You do not need to go to the mountaintop. This wise, bearded cave-dwelling yogi lives right here at the Legal News. Yes my friends: my life’s experience, and the considerable tuition I’ve paid in the school of hard knocks, have taught me the following valuable lessons. Heed well:
10. Don’t ever join a non-profit board. The first one I was invited to join, I was honored. Soon after, the organization went defunct. Did that stop us? Oh, no. Someone had to negotiate the inherited massive tax debt with the IRS, so that we board members would not be held individually liable. This is because our director failed to pay any payroll taxes over the years. Fortunately, we had a secret Canadian bank account that saved the day.
The next non-profit I joined also went defunct. So did the third one. Now I simply wave off the inevitable invitations to join non-profit board by explaining my reputation as an organization killer. It seems to work, and I avoid spending hours arguing over inconsequential things as a “volunteer” endeavor.
9. Do not ever take business surveys. You can’t book a trip, stay at a hotel, eat in a restaurant, or engage in a transaction with your bank without being called upon to take a followup survey. Do not ever take them. If businesses actually listened to what customers told them, they would have real people answer the phone instead of subjecting you to a Kafkaesque voice mail menu, and United Airlines would not physically drag doctors off of overbooked airlines. Delete and feel no guilt.
8. Never do work for friends or hire friends. This is a no-win situation, either way. If I do legal work for a friend, the fee and results interfere. If I hire friends to do work in my home, same thing. So keep your friends: refer them to trusted colleagues, and hire complete strangers to work on your home.
7. Do not drink at silent auctions. On my wall is a photo of O.J. Simpson, Johnny Cochran, and Robert Shapiro; it is autographed by the first two. In one blindingly stupid moment, I thought it would be cool to have. Today it is worth ... oh, say tens of dollars.
6. Do not overshare. Like #7, this admonition could be influenced by alcohol. The older I get, the more I appreciate the maxim “Never complain, never explain,” whether it was Benjamin Disraeli, Henry Ford, or Kate Moss who uttered it. Honest to God, nobody gives a flying leap. Related maxim: don’t over-apologize. One sincere “I’m sorry” is good enough.
5. Stay out of debt. When I was in college and credit cards were in their infancy, I got an invitation to sign up for a credit card. I thought, “You mean I can walk into Sears and take whatever I want, and pay later? How cool is that!” Cool enough that decades later, I want to shout this rule into the ears of my children and anyone else who will listen.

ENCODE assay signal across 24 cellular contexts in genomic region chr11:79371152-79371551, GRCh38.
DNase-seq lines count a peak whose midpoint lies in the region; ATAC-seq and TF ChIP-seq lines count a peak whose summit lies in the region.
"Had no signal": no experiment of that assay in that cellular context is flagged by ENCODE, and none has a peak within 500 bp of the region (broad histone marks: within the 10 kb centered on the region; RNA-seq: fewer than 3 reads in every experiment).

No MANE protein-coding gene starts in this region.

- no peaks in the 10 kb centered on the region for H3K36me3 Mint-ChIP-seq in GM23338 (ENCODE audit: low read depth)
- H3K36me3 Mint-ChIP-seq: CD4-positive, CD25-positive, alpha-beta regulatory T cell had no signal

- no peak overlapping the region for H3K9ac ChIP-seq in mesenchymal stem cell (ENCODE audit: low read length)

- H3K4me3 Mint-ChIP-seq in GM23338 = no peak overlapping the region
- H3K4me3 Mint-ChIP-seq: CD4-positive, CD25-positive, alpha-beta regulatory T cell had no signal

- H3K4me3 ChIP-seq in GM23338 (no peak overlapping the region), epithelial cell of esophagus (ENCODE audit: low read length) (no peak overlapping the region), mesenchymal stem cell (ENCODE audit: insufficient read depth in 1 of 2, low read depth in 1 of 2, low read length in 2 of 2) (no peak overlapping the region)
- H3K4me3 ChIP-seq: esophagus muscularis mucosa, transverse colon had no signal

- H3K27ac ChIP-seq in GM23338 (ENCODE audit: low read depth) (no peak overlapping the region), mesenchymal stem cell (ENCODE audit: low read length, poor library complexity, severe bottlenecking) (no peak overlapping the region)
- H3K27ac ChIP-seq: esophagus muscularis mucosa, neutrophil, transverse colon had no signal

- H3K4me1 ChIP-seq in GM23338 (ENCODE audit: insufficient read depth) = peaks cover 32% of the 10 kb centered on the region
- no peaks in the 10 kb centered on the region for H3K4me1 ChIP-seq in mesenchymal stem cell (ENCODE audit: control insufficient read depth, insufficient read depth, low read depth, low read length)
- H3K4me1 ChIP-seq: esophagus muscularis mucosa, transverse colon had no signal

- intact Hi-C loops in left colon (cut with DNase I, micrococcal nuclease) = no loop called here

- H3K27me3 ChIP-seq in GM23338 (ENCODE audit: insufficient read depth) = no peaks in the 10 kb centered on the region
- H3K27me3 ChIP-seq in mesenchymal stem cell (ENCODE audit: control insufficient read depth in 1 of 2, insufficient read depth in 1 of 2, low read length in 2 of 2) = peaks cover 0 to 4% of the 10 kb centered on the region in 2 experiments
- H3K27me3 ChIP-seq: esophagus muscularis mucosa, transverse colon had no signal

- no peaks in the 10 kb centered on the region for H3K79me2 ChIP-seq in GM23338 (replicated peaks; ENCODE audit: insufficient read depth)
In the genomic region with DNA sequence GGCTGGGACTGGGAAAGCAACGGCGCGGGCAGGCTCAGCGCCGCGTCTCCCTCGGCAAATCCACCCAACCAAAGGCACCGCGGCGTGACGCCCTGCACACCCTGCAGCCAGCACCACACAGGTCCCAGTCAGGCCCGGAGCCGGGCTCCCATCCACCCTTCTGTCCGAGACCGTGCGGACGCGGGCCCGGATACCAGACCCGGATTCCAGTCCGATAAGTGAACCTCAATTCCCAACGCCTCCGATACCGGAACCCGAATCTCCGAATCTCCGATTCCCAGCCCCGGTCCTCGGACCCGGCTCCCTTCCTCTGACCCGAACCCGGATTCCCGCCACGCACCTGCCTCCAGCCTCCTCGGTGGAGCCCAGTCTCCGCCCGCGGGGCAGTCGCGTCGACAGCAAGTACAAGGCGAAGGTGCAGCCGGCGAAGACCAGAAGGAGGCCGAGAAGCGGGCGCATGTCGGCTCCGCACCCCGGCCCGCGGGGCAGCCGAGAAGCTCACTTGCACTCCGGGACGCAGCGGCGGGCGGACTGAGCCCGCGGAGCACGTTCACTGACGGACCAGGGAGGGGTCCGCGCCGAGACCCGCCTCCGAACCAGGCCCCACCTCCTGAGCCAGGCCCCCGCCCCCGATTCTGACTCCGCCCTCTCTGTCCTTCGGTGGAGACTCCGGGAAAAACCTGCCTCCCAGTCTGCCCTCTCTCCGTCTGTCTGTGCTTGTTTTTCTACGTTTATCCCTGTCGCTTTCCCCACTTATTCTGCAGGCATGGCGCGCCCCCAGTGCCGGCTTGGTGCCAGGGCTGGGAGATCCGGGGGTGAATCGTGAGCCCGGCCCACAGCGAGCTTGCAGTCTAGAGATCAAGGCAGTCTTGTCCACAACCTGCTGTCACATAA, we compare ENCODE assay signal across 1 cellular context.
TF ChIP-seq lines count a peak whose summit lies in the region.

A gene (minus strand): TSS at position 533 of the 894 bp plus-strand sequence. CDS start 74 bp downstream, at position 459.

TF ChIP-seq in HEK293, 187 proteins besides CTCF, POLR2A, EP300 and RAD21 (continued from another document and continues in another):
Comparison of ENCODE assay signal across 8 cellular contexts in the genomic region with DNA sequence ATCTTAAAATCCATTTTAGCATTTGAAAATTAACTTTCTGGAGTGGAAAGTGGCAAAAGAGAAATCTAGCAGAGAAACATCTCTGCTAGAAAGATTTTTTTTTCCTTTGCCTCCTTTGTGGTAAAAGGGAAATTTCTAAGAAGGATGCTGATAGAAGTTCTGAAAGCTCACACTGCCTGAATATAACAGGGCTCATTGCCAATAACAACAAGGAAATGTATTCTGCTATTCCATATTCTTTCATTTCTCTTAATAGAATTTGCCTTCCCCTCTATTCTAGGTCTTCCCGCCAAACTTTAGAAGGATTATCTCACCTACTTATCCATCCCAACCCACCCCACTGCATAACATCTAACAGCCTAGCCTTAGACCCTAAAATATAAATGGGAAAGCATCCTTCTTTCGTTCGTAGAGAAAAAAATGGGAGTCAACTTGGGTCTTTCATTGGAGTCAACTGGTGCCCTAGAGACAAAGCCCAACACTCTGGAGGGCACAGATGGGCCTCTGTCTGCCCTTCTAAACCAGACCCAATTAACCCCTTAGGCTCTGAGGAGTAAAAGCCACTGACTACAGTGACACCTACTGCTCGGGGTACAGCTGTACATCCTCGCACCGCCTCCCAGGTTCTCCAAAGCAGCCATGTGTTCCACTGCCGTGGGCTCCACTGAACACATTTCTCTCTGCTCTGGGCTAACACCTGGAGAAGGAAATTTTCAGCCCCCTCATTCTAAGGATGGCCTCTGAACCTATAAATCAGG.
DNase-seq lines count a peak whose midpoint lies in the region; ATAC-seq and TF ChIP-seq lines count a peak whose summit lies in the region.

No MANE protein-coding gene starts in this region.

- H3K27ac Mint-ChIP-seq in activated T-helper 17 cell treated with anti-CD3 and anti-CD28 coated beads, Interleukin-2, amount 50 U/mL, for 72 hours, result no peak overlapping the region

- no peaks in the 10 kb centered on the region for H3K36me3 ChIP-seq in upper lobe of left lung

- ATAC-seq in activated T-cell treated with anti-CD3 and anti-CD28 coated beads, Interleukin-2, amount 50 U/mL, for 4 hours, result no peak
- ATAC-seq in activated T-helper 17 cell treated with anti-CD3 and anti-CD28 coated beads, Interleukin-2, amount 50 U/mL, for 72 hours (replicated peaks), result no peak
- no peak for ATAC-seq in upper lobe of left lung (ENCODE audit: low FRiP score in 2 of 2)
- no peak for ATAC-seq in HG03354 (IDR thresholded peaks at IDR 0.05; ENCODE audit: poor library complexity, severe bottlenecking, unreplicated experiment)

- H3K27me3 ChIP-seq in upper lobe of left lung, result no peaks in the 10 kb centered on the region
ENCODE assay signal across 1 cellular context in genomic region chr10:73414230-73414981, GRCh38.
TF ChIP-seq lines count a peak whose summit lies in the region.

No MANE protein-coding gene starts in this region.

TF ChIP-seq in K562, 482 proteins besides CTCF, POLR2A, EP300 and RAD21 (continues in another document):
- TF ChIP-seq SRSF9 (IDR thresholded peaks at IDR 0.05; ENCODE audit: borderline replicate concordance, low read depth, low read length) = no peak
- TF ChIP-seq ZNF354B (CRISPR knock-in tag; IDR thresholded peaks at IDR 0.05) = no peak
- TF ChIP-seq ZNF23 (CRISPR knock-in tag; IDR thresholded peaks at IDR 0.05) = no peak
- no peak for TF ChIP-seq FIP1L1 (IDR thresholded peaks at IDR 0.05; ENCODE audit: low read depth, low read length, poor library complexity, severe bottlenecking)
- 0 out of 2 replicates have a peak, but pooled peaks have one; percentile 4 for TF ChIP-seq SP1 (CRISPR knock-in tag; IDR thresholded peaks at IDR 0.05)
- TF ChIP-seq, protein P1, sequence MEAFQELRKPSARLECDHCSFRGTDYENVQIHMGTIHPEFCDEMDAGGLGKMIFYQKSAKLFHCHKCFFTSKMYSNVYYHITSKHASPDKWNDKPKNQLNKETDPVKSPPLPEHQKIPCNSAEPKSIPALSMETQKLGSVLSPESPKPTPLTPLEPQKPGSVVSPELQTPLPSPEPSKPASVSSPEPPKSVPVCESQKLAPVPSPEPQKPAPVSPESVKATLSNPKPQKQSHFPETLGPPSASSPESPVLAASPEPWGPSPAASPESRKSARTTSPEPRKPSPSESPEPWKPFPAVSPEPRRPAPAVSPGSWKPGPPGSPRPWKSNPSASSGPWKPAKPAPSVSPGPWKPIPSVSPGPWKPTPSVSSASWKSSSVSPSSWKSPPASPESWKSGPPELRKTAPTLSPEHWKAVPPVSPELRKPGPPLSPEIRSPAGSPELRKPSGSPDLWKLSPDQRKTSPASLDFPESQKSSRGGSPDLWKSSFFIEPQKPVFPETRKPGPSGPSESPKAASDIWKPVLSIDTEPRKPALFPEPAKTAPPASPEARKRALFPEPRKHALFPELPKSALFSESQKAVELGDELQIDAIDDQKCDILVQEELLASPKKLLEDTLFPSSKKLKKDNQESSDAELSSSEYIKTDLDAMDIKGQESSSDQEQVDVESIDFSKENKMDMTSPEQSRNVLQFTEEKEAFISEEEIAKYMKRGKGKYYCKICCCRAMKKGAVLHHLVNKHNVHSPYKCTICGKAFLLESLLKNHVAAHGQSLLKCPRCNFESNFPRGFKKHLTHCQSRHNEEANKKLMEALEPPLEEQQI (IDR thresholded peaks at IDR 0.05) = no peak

4. Don’t tear down the other guy. Everyone is going through something, fighting a battle. Give them the benefit of the doubt. Yes you can get frustrated. You can even seek sanctions on opposing counsel, when warranted. You are even permitted to insert a secret, funny picture from the internet into their v-card, so you can look at it every time they send you an email. But don’t be a complainer. See #6.
3. Don’t ever read online comments to news stories. Please don’t tell me you do this. Nothing will depress you more about the state of the world today than reading these, especially if they are anonymous. Plus, it’s a time-suck of unmitigated proportions. Exception: if it’s a news story you’re involved in, you may read a few to get the flavor of public opinion. Otherwise, you will become suffocated by misspelling bigots.
2. Question everything. It’s astounding how much we take for granted. For example, why must non-profit boards exist?
And Rule #1 - and the justification for this being a food column - For goodness’ sake, when someone picks up the tab, accept! Duh? Practice saying this: “Thank you, I appreciate it!” How often do we see people attempt to thwart being offered this gift? “Oh no, I couldn’t possibly allow you to do a nice thing for me. I must fight, resist, and say everything possible to prevent you from buying me lunch.” — Don’t be an idiot.
Corollary: pick up the tab yourself now and then. People appreciate it, and it’s good karma.
You’re welcome. Now be careful going back down the mountain.
Nick Roumel is a principal with Nacht & Roumel, PC, a firm in Ann Arbor specializing in employment and civil right litigation. He also has many years of varied restaurant and catering experience, has taught Greek cooking classes, and wrote a food/restaurant column for “Current” magazine in Ann Arbor. Follow him at @nickroumel.